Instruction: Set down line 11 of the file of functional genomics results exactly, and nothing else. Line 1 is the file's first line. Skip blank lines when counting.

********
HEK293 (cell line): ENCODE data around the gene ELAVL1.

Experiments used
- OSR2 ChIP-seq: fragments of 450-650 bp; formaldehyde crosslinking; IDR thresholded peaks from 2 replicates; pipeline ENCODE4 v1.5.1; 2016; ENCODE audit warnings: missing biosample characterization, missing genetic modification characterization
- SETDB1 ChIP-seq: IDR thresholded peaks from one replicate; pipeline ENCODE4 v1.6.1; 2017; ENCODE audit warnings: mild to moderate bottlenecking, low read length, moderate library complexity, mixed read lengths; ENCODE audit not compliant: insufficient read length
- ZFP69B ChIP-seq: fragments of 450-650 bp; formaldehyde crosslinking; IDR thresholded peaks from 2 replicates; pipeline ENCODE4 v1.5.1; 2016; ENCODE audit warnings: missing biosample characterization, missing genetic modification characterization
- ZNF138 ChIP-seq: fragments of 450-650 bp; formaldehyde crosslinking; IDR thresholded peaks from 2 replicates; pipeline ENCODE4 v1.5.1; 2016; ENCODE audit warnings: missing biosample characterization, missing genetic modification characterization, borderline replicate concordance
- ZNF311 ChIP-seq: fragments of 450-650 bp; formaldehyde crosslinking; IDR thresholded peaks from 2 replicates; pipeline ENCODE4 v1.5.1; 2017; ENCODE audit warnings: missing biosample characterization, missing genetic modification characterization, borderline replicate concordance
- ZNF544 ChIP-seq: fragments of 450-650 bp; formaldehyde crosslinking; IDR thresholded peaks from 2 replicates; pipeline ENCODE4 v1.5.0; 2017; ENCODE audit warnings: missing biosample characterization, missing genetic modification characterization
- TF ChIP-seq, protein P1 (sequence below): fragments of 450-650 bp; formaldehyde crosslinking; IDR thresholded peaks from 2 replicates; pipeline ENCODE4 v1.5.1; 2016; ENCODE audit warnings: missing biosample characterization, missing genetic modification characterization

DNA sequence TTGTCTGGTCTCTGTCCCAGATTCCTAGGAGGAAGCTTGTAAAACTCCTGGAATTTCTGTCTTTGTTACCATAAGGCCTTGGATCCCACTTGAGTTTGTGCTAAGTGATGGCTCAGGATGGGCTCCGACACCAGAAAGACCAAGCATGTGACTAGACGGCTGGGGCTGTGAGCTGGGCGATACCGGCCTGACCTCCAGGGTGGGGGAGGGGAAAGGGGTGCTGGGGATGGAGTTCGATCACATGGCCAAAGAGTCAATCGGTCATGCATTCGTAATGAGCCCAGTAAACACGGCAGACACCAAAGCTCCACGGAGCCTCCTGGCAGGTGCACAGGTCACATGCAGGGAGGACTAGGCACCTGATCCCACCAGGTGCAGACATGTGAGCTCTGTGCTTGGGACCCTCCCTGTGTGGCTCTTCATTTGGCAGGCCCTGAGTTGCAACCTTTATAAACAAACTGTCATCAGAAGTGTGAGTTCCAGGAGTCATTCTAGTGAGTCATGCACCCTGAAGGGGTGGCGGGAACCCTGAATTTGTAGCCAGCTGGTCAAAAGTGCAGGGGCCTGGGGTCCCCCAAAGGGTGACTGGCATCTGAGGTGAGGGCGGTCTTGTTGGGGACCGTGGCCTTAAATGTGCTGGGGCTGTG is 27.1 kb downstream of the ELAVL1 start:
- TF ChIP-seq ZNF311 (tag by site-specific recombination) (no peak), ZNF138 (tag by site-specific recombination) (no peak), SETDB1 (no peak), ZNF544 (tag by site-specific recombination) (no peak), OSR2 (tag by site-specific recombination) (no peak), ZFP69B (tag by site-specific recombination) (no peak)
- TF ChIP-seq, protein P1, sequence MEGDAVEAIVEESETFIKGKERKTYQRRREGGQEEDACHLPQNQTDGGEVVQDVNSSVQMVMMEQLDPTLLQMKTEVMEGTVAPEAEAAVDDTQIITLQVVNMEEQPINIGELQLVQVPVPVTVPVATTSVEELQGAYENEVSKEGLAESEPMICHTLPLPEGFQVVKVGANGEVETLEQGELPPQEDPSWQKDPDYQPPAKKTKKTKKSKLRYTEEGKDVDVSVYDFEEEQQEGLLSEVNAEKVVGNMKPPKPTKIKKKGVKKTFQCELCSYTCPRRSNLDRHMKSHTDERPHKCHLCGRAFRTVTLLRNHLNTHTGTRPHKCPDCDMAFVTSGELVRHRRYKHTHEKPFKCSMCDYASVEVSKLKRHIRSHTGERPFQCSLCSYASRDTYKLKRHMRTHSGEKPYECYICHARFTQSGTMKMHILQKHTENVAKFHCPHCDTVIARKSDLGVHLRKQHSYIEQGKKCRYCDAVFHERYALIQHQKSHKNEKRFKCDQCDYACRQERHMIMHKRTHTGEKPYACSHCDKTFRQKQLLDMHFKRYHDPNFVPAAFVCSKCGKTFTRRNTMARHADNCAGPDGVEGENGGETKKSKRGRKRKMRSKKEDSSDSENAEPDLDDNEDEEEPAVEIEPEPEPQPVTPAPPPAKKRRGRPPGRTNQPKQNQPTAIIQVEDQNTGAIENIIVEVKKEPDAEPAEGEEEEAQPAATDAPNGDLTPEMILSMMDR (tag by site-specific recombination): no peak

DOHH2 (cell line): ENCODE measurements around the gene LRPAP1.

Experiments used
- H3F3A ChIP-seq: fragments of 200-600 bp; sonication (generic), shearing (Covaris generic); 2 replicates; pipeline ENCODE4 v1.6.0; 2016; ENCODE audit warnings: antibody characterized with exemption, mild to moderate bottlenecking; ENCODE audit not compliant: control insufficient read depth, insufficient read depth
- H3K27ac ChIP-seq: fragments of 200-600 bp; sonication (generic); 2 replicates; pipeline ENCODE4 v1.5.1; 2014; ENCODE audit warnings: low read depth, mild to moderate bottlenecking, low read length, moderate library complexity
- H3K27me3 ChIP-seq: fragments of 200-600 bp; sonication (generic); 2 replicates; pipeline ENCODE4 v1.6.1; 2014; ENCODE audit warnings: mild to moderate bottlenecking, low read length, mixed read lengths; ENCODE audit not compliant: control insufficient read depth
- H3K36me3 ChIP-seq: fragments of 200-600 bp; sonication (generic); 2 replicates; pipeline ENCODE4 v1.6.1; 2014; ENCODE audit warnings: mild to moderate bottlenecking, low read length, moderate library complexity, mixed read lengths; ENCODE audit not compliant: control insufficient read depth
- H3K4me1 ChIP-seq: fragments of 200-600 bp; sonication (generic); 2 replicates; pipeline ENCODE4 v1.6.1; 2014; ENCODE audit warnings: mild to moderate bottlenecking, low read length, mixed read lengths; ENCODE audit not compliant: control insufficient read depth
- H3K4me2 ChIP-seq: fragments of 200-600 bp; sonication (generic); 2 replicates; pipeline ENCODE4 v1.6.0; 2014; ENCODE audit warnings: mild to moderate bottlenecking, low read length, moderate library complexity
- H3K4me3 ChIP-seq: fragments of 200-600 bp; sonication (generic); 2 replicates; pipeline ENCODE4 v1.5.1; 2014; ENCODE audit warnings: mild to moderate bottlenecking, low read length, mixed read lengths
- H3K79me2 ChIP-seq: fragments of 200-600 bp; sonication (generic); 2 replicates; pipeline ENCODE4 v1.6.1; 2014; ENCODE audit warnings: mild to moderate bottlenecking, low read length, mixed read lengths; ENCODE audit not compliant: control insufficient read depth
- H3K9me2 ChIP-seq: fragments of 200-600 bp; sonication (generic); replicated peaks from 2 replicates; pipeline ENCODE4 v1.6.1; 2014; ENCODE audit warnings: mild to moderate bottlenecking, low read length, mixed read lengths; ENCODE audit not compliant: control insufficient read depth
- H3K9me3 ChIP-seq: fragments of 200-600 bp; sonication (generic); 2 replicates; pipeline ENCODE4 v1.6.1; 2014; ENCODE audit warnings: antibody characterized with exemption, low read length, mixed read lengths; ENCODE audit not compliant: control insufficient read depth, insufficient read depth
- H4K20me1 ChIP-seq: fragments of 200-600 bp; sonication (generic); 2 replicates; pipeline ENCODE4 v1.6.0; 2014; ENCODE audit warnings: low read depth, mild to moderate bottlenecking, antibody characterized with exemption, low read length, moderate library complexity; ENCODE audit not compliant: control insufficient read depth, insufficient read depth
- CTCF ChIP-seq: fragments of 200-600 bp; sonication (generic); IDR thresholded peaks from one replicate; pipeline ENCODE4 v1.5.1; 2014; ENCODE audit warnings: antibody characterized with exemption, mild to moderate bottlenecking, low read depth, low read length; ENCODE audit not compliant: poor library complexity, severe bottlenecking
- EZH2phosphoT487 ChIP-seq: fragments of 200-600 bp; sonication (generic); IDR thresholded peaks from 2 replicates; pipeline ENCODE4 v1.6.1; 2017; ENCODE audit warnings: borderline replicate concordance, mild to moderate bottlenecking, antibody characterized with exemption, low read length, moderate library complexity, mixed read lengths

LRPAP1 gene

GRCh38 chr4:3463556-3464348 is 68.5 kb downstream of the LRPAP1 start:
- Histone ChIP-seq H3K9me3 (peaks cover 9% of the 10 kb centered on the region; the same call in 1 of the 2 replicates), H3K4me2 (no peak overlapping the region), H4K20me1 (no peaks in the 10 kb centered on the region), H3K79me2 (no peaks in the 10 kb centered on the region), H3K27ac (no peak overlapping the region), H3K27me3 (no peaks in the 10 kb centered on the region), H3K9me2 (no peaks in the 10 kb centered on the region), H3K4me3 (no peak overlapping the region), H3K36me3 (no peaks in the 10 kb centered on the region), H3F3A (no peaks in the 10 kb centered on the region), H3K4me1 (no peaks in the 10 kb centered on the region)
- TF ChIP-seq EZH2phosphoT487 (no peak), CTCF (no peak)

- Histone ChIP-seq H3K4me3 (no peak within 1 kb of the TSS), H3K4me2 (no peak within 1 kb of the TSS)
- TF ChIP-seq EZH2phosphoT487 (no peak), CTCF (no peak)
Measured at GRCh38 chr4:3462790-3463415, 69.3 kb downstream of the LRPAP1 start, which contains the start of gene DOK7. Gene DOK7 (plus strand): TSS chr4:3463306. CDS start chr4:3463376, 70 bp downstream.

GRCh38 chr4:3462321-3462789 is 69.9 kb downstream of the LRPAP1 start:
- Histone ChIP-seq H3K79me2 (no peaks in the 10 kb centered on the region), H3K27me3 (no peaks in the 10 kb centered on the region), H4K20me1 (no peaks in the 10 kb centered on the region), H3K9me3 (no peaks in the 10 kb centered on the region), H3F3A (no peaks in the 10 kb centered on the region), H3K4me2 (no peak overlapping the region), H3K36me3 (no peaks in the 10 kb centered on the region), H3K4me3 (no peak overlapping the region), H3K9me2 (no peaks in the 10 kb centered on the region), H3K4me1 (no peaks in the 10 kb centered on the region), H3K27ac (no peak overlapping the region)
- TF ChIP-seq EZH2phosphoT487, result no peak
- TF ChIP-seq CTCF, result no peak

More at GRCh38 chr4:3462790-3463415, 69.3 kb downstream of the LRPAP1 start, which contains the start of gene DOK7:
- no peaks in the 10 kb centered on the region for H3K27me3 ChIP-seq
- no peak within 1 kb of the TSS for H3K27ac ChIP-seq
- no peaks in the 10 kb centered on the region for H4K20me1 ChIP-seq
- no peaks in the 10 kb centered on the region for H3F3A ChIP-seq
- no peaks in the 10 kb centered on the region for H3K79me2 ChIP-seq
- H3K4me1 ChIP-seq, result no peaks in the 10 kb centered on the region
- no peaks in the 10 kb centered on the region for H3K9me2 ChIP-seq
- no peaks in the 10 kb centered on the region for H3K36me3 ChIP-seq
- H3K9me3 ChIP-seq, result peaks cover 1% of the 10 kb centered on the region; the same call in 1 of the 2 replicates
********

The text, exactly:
- TF ChIP-seq ZNF311 (tag by site-specific recombination) (no peak), ZNF138 (tag by site-specific recombination) (no peak), SETDB1 (no peak), ZNF544 (tag by site-specific recombination) (no peak), OSR2 (tag by site-specific recombination) (no peak), ZFP69B (tag by site-specific recombination) (no peak)